Seattle Sounders FCEdit

On September 14, 2012, Hahnemann made his long anticipated return to the Sounders. Seattle traded a conditional draft pick to Toronto FC for the number one allocation slot, so they would be able to sign Hahnemann.[19]

He made his debut on October 24, 2012 against Marathón in a CONCACAF Champions League group stage match.[20] He made his first MLS appearance for Seattle on August 3, 2013, keeping a clean sheet in a 3–0 win against FC Dallas.

On December 8, 2014, he announced his retirement from professional soccer.[21]

International careerEdit

Hahnemann with the United States national team

Hahnemann made his international debut for the United States national team on November 19, 1994, in a 0–1 friendly defeat to Trinidad and Tobago.

After earning three caps inside a month, he did not feature for the side after the end of 1994 until playing a friendly in June 2003, shortly before the Confederations Cup, for which he was selected.

He won two further caps during 2005 and was then picked for the 2006 World Cup in Germany, and allocated shirt number 19,[22] but was an unused substitute in all of the United States' matches behind Kasey Keller and Tim Howard as they exited at the group stage. During the group stage, he and teammate Bobby Convey became the first Reading F.C. players to be named to a World Cup roster.

On May 11, 2010, Hahnemann was named by coach Bob Bradley to the United States' 2010 World Cup squad. Hahnemann made his ninth and final appearance for the U.S. in 2011.

Personal lifeEdit

Marcus Hahnemann is a Republican; his wife Amanda is a Democrat.[23] He keeps hens, and also enjoys mountain biking and hunting.[23] Before matches he listens to heavy metal to psych himself up, and presented Five Finger Death Punch with a Wolves shirt emblazoned with a Remembrance Day poppy.[23] He collaborated with the Reading-based band Malefice in early 2012 to release a song which will debut on Jägermeister UK's Facebook page in February 2012.[24] Hahnemann is of German descent, his parents come from Wentorf bei Hamburg, Germany.[25]

Career statisticsEdit

Club performance League Cup League Cup Continental Total
Season Club League Apps Goals Apps Goals Apps Goals Apps Goals Apps Goals
United States League Open Cup League Cup North America Total
1994 Seattle Sounders A-League 14 0 14 0
1995 24 0 24 0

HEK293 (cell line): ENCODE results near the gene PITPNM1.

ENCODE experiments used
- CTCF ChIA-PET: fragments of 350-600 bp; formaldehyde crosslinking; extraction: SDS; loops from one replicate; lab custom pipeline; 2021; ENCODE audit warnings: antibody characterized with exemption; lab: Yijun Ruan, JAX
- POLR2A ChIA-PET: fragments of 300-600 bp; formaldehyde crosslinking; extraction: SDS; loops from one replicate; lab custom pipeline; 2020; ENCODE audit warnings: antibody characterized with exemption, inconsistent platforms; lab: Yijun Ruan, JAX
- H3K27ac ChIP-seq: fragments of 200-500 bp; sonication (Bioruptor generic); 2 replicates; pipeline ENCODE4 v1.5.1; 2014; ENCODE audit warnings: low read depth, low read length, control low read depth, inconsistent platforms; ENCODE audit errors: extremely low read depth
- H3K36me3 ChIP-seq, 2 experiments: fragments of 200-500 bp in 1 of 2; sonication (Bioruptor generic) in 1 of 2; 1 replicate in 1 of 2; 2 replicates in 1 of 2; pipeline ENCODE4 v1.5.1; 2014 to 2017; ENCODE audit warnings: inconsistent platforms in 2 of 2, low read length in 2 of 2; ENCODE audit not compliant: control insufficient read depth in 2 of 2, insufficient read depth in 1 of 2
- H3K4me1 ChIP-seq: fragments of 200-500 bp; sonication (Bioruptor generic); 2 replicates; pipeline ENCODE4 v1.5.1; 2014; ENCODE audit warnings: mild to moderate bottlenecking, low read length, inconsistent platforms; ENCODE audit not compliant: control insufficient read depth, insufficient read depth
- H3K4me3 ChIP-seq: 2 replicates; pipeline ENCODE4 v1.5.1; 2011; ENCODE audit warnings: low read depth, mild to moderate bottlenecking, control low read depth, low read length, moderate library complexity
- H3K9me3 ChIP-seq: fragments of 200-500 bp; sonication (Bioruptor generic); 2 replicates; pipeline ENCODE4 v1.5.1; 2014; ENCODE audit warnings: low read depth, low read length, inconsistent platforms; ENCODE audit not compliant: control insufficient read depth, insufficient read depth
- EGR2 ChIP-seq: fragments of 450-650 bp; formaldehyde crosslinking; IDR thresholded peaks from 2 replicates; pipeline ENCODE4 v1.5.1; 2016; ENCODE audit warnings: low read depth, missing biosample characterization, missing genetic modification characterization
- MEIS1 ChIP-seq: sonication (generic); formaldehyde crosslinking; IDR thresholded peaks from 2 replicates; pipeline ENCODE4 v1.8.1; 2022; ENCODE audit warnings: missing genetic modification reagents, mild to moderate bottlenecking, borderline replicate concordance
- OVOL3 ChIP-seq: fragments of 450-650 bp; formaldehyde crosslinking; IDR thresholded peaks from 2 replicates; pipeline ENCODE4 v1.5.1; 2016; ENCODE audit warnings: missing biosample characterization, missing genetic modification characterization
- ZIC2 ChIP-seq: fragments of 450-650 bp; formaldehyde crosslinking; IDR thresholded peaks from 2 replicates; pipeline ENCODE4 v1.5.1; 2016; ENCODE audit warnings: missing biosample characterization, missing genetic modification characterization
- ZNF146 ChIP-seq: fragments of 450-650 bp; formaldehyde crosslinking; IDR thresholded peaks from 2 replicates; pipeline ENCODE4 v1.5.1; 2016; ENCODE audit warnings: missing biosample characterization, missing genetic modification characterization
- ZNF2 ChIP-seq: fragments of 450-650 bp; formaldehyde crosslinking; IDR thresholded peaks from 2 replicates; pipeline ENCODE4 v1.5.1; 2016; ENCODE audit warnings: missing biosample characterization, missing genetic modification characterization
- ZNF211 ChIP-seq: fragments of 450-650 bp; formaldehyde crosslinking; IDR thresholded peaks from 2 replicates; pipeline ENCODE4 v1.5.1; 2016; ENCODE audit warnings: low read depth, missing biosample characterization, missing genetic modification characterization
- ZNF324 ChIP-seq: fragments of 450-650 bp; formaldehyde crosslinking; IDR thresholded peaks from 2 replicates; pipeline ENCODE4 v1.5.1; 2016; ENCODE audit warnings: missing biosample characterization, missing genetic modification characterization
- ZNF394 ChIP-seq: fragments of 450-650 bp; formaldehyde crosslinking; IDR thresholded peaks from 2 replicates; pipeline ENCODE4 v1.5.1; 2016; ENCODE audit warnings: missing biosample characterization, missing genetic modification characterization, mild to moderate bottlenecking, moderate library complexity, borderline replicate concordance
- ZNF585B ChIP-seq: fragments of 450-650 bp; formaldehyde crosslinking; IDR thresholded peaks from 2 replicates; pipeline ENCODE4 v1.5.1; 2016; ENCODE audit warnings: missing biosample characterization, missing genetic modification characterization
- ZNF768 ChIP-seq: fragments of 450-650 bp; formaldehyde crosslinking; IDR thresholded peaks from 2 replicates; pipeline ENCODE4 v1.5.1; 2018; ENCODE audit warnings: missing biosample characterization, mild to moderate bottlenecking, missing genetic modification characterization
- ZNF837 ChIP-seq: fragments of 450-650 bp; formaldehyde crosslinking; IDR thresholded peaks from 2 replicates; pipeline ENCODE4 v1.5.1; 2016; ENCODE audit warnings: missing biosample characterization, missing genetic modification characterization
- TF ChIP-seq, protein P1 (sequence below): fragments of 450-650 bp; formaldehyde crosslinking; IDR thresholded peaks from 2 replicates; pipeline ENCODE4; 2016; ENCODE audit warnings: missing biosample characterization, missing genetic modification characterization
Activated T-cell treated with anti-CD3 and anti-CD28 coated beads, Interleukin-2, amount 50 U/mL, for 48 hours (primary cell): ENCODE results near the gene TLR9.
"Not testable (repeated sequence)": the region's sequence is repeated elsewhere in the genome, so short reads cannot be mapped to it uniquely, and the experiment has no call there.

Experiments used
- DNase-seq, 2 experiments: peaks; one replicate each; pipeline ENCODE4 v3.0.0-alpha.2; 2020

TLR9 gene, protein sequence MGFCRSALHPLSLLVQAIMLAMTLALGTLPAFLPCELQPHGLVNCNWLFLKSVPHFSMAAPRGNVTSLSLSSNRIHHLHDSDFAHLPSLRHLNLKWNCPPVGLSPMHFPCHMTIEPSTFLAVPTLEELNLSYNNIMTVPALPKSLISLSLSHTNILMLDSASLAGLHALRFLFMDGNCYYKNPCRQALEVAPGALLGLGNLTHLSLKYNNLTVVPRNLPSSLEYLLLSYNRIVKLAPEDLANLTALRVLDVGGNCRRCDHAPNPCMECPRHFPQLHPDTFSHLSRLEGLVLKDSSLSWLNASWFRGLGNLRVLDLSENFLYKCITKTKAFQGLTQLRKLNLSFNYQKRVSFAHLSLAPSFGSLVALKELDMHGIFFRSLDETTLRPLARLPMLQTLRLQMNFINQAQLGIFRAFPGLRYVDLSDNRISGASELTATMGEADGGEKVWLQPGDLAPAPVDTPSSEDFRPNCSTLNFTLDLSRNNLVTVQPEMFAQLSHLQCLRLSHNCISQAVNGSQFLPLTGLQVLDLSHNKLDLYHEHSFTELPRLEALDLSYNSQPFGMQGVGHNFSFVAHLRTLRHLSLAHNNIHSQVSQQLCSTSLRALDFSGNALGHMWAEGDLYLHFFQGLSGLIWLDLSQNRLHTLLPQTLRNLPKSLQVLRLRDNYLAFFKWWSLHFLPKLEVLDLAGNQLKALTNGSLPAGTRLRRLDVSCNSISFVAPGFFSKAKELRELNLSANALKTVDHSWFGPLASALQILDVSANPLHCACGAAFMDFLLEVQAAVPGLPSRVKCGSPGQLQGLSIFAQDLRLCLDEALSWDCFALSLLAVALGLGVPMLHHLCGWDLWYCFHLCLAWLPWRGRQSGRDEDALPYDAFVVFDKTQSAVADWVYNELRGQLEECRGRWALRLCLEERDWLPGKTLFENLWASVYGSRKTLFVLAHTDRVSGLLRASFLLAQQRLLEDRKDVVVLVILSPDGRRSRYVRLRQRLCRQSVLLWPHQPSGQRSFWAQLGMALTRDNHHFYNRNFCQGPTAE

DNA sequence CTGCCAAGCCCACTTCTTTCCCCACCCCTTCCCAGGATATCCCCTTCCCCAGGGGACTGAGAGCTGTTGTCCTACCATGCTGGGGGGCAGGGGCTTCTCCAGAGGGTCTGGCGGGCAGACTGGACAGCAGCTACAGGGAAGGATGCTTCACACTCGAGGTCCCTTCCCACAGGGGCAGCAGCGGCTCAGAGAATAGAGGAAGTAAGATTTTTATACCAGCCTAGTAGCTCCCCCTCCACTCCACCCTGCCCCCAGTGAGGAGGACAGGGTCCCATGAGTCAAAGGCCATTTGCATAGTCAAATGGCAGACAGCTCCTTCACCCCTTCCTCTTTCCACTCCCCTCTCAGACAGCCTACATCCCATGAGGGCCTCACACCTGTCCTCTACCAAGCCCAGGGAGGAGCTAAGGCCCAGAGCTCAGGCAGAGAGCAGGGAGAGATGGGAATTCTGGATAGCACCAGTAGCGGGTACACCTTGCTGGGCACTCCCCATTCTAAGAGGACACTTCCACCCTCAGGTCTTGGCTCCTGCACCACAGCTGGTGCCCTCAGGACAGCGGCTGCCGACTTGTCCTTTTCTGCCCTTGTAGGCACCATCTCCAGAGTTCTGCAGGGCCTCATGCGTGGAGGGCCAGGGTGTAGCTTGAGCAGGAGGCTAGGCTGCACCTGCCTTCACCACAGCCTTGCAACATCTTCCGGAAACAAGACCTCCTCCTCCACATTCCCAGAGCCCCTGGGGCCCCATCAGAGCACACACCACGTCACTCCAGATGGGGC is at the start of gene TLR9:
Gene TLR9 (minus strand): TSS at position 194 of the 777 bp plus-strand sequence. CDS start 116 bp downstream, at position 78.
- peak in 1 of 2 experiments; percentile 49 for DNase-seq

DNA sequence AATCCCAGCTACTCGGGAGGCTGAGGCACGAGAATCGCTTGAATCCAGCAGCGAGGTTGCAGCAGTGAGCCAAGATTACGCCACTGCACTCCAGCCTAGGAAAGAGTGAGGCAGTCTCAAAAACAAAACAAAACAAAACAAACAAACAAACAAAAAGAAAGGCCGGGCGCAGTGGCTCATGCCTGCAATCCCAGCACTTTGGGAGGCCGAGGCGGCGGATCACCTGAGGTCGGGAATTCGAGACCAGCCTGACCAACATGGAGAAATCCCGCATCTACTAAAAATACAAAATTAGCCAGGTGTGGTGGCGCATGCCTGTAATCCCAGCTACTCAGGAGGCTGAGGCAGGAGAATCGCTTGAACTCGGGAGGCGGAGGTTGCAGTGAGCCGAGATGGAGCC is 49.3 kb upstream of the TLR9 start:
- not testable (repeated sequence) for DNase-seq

1996 27 0 27 0
1997 Colorado Rapids Major League Soccer 25 0 5 0 25 0
1998 28 0 2 0 28 0
1999 13 0 13 0
England League FA Cup League Cup Europe Total
2000–01 Fulham First Division 2 0 2 0 4 0
2001–02 Rochdale Third Division 5 0 5 0
2001–02 Reading Second Division 6 0 6 0
2002–03 First Division 41 0 2 0 1 0 44 0
2003–04 36 0 2 0 4 0 42 0
2004–05 Championship 46 0 3 0 2 0 51 0
2005–06 45 0 2 0 47 0
2006–07 Premier League 38 0 38 0
2007–08 38 0 38 0
2008–09 Championship 34 0 1 0 33 0
2009–10 Wolves Premier League 25 0 0 0 2 0 27 0
2010–11 14 0 0 0 0 0 14 0
2011–12 Everton 0 0 0 0 0 0 0 0
United States League Open Cup League Cup North America Total
2012 Seattle Sounders FC Major League Soccer 1 0 1 0
2013 1 0 1 0 1 0 3 0
Total United States 132 0 1+ 0 1 0 135+ 0
England 330 0 8+ 0 14 0 - 351 0
Career total 462 0 8+ 0 14 0 1 0 486+ 0


  • Marcus Hahnemann's Premiership Diary (2007), Know the Score Books (ISBN 1-905449-33-X)


Seattle SoundersEdit

League Championship

  • Winner (2): 1995, 1996


United StatesEdit


  1. ^ "Premier League Player Profile". Premier League. Archived from the original on August 23, 2010. Retrieved March 18, 2011.
  2. ^ a b Moschetti, Mark. "Catching Up With ... Marcus Hahnemann". SPU Falcons. Seattle Pacific University. Retrieved August 5, 2015.
  3. ^ "1995 Seattle Sounders Media Guide" (Press release). Seattle Sounders. 1995. Archived from the original on September 5, 2008. Retrieved July 8, 2008.
  4. ^ "Marcus Hahnemann". Fulham Official Website. November 8, 2001. Retrieved April 10, 2014.
  5. ^ "Peyton Welcomes Move". Fulham Official Website. December 16, 2001. Retrieved April 10, 2014.
  6. ^ "Keeper Released". Fulham Official Website. July 1, 2002. Retrieved April 10, 2014.
  7. ^ "Extra month for Marcus". Fulham Official Website. July 5, 2002. Retrieved April 10, 2014.
  8. ^ "Hahnemann departs". Fulham Official Website. August 14, 2002. Retrieved April 10, 2014.
  9. ^ "The PFA Team of the Year: Coca-Cola Championship". Professional Footballers' Association. April 23, 2006. Archived from the original on October 20, 2006. Retrieved May 24, 2006.
  10. ^ Bateman, Rob (December 31, 2007). "Opta statistical snaps for 2007". Setanta Sports. Retrieved July 5, 2008.[permanent dead link]
  11. ^ "Reading release four, including Hahnemann". ESPN Soccernet. May 15, 2009. Retrieved May 15, 2009. Cite journal requires |journal= (help)
  12. ^ "Wolves draft in keeper Hahnemann". BBC Sport. May 17, 2009.
  13. ^ "Wolves' Marcus Hahnemann 'is best goalkeeper in Europe'". September 29, 2010.
  14. ^ "Marcus Hahnemann is the best goalkeeper in the world!". June 30, 2010.
  15. ^ "Marcus will be back again". May 11, 2010. Archived from the original on May 14, 2010.
  16. ^ "Wolverhampton Wanderers release keeper Marcus Hahnemann". BBC Sport. June 2, 2011.
  17. ^ "Hahnemann to sign for Everton". Sky Sports. September 23, 2011.
  18. ^ "Six Players Released". May 18, 2012.
  19. ^ "Sounders FC Acquires Marcus Hahnemann". Seattle Sounders FC. September 14, 2012. Retrieved July 2, 2017.
  20. ^ "Champions League | Games | Schedule". July 10, 2009. Archived from the original on November 6, 2012.
  21. ^ Rosenblatt, Ryan (December 4, 2014). "Marcus Hahnemann retires with a great mustache in a treehouse bar". SBNation. Retrieved July 2, 2017.
  22. ^ "Arena Selects 23-Man Roster to Represent United States in 2006 FIFA World Cup". May 2, 2006. Archived from the original on May 12, 2006. Retrieved May 24, 2006.
  23. ^ a b c Shaw, Phil (April 11, 2010). "He loves death metal, guns and feeding hens – he must be a goalie". The Independent. Retrieved November 15, 2010.
  24. ^ "Malefice's Jägermeister Ice Cold Session With Football Legend Marcus Hahnemann Video Posted Online". February 2, 2012. Retrieved June 16, 2016.
  25. ^ Morgenpost Verlag GmbH (publisher) (June 6, 2006). "US-TEAM IN HAMBURG Ihr Torwart ist ein »Hamburger Jung«". Hamburger Morgenpost (in German). Retrieved October 1, 2016.

External linksEdit